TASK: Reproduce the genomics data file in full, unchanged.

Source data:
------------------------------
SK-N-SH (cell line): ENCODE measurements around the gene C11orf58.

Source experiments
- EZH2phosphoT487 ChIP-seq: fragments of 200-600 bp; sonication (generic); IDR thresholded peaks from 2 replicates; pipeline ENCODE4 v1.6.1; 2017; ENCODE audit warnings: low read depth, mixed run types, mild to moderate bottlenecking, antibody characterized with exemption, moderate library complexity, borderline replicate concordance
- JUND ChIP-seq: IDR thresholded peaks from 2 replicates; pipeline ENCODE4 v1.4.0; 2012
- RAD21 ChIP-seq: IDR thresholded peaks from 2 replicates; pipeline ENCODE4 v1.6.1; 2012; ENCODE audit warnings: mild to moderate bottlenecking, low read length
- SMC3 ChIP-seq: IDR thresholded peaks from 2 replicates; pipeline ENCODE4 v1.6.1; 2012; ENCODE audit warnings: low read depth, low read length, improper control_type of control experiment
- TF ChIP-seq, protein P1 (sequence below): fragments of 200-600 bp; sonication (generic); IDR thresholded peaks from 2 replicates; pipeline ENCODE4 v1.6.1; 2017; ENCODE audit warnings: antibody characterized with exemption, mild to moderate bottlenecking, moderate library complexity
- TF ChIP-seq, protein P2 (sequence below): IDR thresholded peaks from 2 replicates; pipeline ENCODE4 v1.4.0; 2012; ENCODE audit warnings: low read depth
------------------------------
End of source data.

SK-N-SH (cell line): ENCODE measurements around the gene C11orf58.

Source experiments
- EZH2phosphoT487 ChIP-seq: fragments of 200-600 bp; sonication (generic); IDR thresholded peaks from 2 replicates; pipeline ENCODE4 v1.6.1; 2017; ENCODE audit warnings: low read depth, mixed run types, mild to moderate bottlenecking, antibody characterized with exemption, moderate library complexity, borderline replicate concordance
- JUND ChIP-seq: IDR thresholded peaks from 2 replicates; pipeline ENCODE4 v1.4.0; 2012
- RAD21 ChIP-seq: IDR thresholded peaks from 2 replicates; pipeline ENCODE4 v1.6.1; 2012; ENCODE audit warnings: mild to moderate bottlenecking, low read length
- SMC3 ChIP-seq: IDR thresholded peaks from 2 replicates; pipeline ENCODE4 v1.6.1; 2012; ENCODE audit warnings: low read depth, low read length, improper control_type of control experiment
- TF ChIP-seq, protein P1 (sequence below): fragments of 200-600 bp; sonication (generic); IDR thresholded peaks from 2 replicates; pipeline ENCODE4 v1.6.1; 2017; ENCODE audit warnings: antibody characterized with exemption, mild to moderate bottlenecking, moderate library complexity
- TF ChIP-seq, protein P2 (sequence below): IDR thresholded peaks from 2 replicates; pipeline ENCODE4 v1.4.0; 2012; ENCODE audit warnings: low read depth